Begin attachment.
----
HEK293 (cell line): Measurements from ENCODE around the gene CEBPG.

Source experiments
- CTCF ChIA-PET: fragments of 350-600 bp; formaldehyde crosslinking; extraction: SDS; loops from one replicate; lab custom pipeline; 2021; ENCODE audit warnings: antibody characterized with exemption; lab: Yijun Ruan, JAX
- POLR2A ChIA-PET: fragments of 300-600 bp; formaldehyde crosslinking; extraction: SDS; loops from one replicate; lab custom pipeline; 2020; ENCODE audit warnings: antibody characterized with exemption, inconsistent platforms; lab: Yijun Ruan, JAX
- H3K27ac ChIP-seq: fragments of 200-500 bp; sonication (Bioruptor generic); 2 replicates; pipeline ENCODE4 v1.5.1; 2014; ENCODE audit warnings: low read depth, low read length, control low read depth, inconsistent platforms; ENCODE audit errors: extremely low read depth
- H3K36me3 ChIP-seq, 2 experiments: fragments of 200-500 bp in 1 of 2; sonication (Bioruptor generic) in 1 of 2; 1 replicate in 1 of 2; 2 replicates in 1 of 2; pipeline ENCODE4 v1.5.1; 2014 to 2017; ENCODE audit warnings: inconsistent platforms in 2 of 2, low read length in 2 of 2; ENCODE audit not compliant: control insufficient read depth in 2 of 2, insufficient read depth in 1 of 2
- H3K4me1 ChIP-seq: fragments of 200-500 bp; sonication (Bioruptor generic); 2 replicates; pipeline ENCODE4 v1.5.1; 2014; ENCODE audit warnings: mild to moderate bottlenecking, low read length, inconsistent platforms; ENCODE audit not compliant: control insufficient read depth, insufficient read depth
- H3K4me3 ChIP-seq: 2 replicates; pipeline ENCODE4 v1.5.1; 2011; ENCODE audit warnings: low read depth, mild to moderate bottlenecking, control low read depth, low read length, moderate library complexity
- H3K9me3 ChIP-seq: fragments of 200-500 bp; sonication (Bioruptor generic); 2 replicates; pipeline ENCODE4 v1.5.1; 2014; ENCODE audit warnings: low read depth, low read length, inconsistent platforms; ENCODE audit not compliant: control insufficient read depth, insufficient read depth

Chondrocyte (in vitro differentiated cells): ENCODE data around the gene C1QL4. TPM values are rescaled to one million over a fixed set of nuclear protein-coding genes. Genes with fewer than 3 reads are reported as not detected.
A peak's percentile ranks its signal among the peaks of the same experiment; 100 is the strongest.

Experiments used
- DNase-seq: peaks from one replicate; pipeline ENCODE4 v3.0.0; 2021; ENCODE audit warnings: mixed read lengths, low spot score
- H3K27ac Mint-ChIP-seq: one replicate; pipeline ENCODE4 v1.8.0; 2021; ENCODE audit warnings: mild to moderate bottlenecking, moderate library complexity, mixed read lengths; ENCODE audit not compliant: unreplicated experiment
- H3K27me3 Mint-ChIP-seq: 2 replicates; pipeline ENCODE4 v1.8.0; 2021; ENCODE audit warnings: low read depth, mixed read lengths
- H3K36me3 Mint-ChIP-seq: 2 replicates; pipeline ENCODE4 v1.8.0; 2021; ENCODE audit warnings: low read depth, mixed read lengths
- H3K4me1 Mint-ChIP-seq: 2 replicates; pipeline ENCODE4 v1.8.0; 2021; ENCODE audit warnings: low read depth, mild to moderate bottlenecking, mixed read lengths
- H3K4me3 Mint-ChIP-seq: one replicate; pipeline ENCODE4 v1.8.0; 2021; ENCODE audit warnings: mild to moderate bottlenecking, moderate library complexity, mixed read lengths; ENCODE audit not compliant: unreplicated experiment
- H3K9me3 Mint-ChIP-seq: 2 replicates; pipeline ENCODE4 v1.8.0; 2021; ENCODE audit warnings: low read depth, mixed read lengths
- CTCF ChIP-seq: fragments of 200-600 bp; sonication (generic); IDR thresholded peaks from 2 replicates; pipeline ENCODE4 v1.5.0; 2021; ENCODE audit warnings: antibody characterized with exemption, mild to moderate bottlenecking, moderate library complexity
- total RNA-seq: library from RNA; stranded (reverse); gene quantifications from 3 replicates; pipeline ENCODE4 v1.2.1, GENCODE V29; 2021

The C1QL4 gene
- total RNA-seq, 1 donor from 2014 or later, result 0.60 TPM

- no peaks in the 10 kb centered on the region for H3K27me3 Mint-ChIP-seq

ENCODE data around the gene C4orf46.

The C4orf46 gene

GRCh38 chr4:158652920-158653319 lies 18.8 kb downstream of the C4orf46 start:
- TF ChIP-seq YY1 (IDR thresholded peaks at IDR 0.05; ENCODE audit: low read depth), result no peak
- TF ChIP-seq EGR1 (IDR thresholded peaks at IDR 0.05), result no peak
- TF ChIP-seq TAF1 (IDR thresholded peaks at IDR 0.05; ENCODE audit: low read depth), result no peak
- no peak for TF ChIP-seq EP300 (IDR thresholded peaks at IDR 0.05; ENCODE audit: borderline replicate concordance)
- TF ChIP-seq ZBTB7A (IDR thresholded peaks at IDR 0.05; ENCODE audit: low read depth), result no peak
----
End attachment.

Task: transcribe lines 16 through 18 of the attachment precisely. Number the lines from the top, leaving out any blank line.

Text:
- H3K36me3 Mint-ChIP-seq: 2 replicates; pipeline ENCODE4 v1.8.0; 2021; ENCODE audit warnings: low read depth, mixed read lengths
- H3K4me1 Mint-ChIP-seq: 2 replicates; pipeline ENCODE4 v1.8.0; 2021; ENCODE audit warnings: low read depth, mild to moderate bottlenecking, mixed read lengths
- H3K4me3 Mint-ChIP-seq: one replicate; pipeline ENCODE4 v1.8.0; 2021; ENCODE audit warnings: mild to moderate bottlenecking, moderate library complexity, mixed read lengths; ENCODE audit not compliant: unreplicated experiment